Manufacturers face toughest price wars ‘in living memory’

By Rod Addy

- Last updated on GMT

Related tags Cost

Manufacturers face toughest price wars ‘in living memory’
Major retailers put the squeeze on processors as global ingredients costs rocket

Commodity price increases are presenting some manufacturers with their toughest negotiating environment “in living memory”, with retailers delisting or suspending products not meeting their price demands.
So say processors that have contacted Food Manufacture anonymously.

“I’ve experienced a very hard level of negotiation; the hardest ever I have known,” said one industry veteran.
Tesco hit the headlines last year for delisting 12 Premier Foods Hovis products when it demanded higher on-shelf prices. But other major supermarkets have also suspended or delisted products, or threatened to do so, for similar reasons, especially in the midst of the latest price promotion battle, sources confirmed.

“The supermarket war is not good; they are delisting brands in favour of own-label,” said one.
One source said retailers’ efforts to claw back margins by slapping on last-minute costs was “downright shameful”. “Costs suddenly spring out after you have submitted pricing that they say cannot be factored back in as it’s too late,” he said.
Ingredients suppliers are unlikely to be able to carry the cost increases either.

“Some of our suppliers will go broke if we don’t support them,” said one manufacturer.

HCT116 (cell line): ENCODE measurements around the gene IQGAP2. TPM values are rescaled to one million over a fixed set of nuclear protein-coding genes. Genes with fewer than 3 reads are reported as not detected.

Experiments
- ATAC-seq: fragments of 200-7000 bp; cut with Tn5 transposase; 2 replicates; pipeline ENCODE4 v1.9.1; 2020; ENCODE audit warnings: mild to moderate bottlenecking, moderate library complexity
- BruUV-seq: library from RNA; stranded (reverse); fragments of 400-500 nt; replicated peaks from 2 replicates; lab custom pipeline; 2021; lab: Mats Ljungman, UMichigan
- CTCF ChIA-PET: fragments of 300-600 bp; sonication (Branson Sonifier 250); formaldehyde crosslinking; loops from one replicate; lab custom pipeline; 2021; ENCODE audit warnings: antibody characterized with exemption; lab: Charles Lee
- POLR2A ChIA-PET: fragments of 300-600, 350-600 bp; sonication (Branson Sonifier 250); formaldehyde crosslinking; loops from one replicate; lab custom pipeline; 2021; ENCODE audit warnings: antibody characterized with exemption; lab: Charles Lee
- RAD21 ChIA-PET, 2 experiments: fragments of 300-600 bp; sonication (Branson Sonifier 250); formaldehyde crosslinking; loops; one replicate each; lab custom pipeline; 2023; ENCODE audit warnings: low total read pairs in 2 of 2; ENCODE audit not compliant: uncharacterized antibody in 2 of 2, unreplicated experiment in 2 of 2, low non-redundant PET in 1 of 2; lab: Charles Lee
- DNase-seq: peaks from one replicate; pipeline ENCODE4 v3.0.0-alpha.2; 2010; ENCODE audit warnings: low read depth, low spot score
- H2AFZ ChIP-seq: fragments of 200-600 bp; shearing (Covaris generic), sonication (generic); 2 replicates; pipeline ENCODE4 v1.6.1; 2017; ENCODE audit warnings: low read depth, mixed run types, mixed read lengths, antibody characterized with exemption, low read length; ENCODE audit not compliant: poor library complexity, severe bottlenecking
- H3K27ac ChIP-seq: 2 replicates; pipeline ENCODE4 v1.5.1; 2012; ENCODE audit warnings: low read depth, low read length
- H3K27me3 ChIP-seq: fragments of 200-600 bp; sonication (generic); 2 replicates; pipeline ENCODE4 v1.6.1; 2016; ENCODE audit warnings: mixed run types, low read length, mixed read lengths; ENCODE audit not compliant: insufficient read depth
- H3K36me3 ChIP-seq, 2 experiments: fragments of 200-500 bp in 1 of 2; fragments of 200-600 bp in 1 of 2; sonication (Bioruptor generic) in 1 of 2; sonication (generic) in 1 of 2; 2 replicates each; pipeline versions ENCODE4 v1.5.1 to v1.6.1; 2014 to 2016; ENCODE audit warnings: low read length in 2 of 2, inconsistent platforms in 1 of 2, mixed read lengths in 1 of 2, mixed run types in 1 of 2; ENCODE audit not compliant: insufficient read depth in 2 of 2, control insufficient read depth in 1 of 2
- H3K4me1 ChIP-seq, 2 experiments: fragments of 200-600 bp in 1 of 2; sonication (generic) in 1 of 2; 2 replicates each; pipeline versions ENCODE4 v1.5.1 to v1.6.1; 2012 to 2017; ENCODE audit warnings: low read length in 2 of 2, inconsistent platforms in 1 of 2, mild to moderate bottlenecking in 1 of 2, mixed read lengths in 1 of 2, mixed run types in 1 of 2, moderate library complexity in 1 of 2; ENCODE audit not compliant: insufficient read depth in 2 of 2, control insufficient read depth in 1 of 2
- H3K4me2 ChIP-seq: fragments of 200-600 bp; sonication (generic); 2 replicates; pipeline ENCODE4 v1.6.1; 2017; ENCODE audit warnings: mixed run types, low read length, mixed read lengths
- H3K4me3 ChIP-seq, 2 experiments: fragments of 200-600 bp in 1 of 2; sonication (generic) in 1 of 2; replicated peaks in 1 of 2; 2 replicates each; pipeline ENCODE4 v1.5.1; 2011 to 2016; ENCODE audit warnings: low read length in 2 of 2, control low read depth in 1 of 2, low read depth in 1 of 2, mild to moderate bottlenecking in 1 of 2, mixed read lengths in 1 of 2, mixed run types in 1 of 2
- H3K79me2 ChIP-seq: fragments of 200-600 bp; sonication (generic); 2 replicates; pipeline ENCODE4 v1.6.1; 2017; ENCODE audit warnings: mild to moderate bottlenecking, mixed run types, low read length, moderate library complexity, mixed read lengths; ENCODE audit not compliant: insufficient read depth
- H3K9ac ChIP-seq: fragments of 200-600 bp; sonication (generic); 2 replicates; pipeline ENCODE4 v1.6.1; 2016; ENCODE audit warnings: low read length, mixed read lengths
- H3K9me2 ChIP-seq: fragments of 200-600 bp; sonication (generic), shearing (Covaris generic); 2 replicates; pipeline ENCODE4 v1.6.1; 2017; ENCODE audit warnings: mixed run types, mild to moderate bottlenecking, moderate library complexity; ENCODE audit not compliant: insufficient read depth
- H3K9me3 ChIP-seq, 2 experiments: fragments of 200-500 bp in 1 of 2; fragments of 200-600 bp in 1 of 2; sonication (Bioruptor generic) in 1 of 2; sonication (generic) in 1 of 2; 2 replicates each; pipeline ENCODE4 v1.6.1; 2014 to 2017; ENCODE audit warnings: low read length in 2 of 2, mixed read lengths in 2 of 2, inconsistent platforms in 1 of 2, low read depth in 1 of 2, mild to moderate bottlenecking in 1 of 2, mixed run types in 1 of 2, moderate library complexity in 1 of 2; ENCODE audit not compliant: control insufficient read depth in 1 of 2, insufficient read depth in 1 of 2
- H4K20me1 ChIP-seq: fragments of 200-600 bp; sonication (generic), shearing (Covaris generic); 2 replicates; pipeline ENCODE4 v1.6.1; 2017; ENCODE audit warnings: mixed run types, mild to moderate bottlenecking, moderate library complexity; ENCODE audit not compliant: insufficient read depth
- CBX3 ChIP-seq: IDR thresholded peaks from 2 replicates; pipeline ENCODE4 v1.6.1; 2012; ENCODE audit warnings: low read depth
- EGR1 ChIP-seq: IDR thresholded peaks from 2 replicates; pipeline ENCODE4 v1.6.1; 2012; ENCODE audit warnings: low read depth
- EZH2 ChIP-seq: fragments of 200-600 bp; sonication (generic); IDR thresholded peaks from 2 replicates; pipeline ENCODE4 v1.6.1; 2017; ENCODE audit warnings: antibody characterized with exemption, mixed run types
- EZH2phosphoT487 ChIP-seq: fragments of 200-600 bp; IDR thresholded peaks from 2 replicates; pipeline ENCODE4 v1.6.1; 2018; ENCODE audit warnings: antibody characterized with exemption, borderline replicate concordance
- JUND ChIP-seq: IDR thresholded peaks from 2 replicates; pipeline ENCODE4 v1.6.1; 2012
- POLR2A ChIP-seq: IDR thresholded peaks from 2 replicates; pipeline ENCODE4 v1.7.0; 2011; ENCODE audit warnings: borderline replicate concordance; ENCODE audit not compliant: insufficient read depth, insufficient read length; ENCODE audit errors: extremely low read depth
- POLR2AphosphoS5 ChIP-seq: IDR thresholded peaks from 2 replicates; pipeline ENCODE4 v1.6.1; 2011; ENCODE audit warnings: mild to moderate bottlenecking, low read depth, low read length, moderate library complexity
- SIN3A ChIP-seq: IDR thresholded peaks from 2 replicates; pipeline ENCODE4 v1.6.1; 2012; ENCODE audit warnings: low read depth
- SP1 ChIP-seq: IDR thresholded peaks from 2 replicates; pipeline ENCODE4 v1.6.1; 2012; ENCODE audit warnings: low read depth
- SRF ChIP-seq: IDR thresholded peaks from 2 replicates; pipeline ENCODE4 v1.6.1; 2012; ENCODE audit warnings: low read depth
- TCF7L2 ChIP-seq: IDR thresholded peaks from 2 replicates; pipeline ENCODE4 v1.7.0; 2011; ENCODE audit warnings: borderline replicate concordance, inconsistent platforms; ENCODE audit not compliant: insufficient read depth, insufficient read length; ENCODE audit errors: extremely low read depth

Another said the tough trading climate would stifle innovation. “If negotiations go on, it’s difficult to envisage any NPD [new product development] this year.”
Others expect retailers to pass some price inflation on to consumers from the beginning of this month, having held back VAT rises on items in January

Spiralling wheat, coffee and cocoa costs all hit the headlines recently, but sharp spikes are expected in other areas. Sultanas have already seen steep rises, up 60% year-on-year with Turkey thought to be sitting on supplies in an effort to raise prices.
Market analyst Mintec also said continuing bad US weather could hit soya and corn crops. High soya prices would also raise the cost of soya meal, a common source of animal feed. This would have a knock-on effect on meat prices.
Mintec also highlighted sharp increases in crude oil prices, putting upward pressure on biofuels prices. Others cited significant rises in rapeseed oil prices, with a resultant impact on the cost of emulsions and products such as margarine.

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